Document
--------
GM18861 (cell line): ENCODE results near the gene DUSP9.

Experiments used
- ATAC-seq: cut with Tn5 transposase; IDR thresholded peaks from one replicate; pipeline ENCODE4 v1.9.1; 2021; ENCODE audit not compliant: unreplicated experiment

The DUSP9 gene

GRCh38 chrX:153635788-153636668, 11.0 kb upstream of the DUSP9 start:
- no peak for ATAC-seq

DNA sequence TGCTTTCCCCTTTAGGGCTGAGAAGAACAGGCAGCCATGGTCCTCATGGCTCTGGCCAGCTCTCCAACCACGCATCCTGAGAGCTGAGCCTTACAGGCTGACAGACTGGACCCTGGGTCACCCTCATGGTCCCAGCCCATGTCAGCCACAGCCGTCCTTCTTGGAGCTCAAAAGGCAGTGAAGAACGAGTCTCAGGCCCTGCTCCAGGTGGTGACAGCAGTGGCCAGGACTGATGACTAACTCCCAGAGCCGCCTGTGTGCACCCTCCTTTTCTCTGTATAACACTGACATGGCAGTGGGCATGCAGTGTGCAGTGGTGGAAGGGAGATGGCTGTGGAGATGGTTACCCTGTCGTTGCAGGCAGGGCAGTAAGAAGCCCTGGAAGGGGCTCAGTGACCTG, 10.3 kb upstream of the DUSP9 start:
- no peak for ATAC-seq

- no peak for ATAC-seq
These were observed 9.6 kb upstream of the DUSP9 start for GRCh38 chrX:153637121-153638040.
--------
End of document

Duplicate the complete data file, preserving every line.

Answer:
GM18861 (cell line): ENCODE results near the gene DUSP9.

Experiments used
- ATAC-seq: cut with Tn5 transposase; IDR thresholded peaks from one replicate; pipeline ENCODE4 v1.9.1; 2021; ENCODE audit not compliant: unreplicated experiment

The DUSP9 gene

GRCh38 chrX:153635788-153636668, 11.0 kb upstream of the DUSP9 start:
- no peak for ATAC-seq

DNA sequence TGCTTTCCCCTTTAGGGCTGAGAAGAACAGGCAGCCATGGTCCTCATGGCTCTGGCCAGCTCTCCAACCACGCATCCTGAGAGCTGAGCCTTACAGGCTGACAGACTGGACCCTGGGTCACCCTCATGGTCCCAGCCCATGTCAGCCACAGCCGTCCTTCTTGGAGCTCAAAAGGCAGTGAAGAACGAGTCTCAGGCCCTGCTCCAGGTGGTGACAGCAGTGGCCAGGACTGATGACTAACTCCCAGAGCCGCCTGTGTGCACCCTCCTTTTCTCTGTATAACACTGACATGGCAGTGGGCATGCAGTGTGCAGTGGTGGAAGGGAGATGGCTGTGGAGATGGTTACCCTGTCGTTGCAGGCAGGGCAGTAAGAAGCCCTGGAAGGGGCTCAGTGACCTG, 10.3 kb upstream of the DUSP9 start:
- no peak for ATAC-seq

- no peak for ATAC-seq
These were observed 9.6 kb upstream of the DUSP9 start for GRCh38 chrX:153637121-153638040.